• Explore how one organization applied change management and positive deviance theory to its patient flow strategy to decease discharge order times and length of stay
  • Balance hospital-wide and unit-focused approaches to solve patient flow challenges
  • Evaluate emerging skill sets and tools critical to eliminating bottlenecks within the hospitals that lead to ED overcrowding

Eugene Chu, MD, FHM
Director, Hospital Medicine, Boulder Community Health
Associate Clinical Professor of Medicine, University of Colorado School of Medicine

Ensure Buy-in and Align Patient Flow Objectives Among Hospital Leadership and Care Teams
(32 min 6 sec)

Efficient patient flow is a result of effective collaborations between care teams and administrators. Care coordination within the hospital has never been more important as it helps to align priorities of care teams, reduce unnecessary variations, and minimize waste within the system. ED leadership must utilize opportunities to bring together care teams that include Hospitalists, Physicians, Nurses, Case Managers, Social Workers, and Ancillary departments such as Environmental Services, Lab, Radiology and Therapies. In this discussion, learn considerations and strategies to bring care teams together across the continuum of care.

  • Identify key players and develop effective methods to communicate throughput priorities to these different hospital stakeholders
  • Engage leadership in patient flow strategies to ensure buy-in and support
  • Leverage technology to communicate with care teams and reduce process variations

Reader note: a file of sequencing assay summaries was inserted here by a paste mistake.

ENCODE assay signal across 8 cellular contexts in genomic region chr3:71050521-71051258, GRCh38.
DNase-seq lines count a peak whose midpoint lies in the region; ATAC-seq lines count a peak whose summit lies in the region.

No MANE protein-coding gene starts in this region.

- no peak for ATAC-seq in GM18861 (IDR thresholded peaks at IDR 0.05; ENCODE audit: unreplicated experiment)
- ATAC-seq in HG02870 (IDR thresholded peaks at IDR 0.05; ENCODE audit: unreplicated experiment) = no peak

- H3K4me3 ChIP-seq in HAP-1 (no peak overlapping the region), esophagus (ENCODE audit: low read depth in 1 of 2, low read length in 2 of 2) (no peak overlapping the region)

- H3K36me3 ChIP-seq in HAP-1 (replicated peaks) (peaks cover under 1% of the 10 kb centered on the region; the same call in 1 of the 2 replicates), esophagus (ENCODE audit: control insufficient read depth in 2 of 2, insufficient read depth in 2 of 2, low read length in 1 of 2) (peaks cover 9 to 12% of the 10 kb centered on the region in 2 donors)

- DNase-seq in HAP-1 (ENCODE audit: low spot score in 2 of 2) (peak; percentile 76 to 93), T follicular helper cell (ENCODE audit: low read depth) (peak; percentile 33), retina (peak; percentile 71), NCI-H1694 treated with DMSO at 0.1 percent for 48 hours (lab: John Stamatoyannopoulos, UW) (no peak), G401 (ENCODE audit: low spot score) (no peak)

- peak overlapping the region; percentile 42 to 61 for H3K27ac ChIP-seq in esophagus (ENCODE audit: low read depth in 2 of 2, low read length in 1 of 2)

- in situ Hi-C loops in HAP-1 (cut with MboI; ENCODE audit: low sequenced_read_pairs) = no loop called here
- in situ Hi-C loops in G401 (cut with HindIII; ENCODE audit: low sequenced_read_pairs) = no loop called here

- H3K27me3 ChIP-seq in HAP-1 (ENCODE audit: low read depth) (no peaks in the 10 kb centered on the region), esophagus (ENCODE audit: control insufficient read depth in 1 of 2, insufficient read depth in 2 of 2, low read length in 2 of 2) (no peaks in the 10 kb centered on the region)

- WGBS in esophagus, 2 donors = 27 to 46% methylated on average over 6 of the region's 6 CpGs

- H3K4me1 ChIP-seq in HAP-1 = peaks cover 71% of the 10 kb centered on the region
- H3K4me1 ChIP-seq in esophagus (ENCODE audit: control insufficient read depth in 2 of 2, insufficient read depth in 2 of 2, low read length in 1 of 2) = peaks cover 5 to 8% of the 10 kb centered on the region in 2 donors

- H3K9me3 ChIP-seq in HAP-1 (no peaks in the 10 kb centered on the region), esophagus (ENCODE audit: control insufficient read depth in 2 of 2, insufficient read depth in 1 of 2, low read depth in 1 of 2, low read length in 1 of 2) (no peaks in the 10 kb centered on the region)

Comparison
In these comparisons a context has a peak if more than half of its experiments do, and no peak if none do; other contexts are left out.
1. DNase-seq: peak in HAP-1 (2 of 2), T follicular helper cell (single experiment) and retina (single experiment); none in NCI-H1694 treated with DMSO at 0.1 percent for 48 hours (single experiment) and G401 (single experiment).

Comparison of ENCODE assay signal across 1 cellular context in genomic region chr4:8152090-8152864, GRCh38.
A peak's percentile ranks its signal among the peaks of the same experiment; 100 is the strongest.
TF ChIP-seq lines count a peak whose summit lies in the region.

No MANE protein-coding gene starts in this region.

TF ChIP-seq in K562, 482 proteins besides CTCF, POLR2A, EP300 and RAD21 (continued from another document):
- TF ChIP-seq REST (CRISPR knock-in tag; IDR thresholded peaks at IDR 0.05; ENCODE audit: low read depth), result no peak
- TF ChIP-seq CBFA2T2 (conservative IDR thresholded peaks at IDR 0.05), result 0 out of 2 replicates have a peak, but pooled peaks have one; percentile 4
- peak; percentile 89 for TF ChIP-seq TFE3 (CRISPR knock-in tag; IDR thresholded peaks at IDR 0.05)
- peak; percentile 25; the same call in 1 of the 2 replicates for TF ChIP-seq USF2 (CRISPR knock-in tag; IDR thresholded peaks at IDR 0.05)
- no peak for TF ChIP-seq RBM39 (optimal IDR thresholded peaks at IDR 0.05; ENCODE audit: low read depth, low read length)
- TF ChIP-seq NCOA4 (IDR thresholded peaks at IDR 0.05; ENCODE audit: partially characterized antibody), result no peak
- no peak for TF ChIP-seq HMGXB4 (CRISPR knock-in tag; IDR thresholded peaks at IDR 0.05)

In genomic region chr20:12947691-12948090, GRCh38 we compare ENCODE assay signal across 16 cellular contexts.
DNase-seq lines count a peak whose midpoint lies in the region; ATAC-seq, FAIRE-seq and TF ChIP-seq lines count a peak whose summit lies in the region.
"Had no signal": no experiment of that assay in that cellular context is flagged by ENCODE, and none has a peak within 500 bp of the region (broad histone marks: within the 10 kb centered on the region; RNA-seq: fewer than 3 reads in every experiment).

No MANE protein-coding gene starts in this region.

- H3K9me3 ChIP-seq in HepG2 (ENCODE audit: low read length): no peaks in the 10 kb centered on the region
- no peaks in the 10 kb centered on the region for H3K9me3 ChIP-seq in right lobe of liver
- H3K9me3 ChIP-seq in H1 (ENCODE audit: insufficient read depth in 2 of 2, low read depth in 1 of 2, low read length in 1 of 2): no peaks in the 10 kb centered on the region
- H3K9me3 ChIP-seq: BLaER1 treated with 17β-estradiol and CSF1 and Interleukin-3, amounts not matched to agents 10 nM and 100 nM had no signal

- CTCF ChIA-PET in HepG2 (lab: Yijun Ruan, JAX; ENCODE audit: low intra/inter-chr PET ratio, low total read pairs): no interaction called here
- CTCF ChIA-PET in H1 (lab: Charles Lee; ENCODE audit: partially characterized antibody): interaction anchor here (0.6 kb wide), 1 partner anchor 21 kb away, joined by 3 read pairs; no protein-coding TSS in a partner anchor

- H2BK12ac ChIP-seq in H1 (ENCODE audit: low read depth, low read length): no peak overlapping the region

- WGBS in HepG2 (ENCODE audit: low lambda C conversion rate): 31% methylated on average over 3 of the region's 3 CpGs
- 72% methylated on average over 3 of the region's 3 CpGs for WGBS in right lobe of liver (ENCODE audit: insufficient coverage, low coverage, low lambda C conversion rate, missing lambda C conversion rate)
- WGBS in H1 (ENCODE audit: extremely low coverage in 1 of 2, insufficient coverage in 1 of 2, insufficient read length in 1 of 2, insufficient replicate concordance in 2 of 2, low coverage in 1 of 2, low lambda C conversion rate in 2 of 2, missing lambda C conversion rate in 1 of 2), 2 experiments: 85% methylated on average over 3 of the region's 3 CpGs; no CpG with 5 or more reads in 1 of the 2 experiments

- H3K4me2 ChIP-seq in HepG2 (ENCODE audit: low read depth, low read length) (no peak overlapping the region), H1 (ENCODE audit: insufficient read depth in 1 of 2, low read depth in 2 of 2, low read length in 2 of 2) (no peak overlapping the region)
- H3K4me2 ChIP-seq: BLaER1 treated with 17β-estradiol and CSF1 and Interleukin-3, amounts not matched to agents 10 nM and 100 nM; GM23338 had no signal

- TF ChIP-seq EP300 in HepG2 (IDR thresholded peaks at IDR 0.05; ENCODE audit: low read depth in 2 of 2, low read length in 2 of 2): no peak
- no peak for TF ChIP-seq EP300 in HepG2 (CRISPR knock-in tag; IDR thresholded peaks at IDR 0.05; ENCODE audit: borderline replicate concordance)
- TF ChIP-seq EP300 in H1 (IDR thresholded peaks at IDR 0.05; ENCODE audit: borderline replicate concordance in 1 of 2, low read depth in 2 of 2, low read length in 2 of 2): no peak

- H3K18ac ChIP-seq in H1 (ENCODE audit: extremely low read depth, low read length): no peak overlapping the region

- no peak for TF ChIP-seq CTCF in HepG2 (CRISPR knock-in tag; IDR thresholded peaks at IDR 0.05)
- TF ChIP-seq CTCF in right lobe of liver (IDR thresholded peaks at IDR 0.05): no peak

• Discuss approaches to develop and maintain a culture of transparency, respect, and accountability among care teams
  • Learn how to measure your results to meet regulatory requirements
  • Develop strategies for community collaboration to engage outside resources such as patient placement and transportation

Genean Grant, MHA, BSN, RN, CCRN
Director, Emergency Services
Venice Regional Bayfront Health

Case Study: Discuss the Impact of the Nursing Shortage on ED Turnaround Times and How to Overcome It
(39 min)

Unstaffed beds create a major road block and unavoidable bottleneck for the ED. Predictive staffing, demand matching, creative scheduling, and PRN utilization can help maximize your nursing resources. In this case study, hear about one hospital’s journey to successfully reduce ED turnaround times, then suffer significant delays and diversion due to nurse staffing shortages, and how they are working to overcome it.

  • Review creative staffing and scheduling models in the ED and inpatient setting
  • Discuss how admissions department structure impacts placement and staffing
  • Examine how predictive staffing can be used to overcome perceived staffing shortages
  • Understand technology overlays that enhance the correlation of flow with staffing

Dancel Maxwell, BSN, MPA
Divisional Director, Clinical Patient Access and Cardiology
Good Shepherd Medical Center

Chairperson's Welcome and Review of Day One
(2 min 13 sec)

Case Study: Improve Patient Experience with a Better ED Patient Flow
(57 min 55 sec)